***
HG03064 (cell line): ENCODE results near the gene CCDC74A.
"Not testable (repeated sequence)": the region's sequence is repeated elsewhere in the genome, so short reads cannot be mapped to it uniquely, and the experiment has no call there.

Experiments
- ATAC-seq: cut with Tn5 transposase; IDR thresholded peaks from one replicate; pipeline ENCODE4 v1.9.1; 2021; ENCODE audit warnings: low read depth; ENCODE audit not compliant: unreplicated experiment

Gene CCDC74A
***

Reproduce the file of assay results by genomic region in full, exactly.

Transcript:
HG03064 (cell line): ENCODE results near the gene CCDC74A.
"Not testable (repeated sequence)": the region's sequence is repeated elsewhere in the genome, so short reads cannot be mapped to it uniquely, and the experiment has no call there.

Experiments
- ATAC-seq: cut with Tn5 transposase; IDR thresholded peaks from one replicate; pipeline ENCODE4 v1.9.1; 2021; ENCODE audit warnings: low read depth; ENCODE audit not compliant: unreplicated experiment

Gene CCDC74A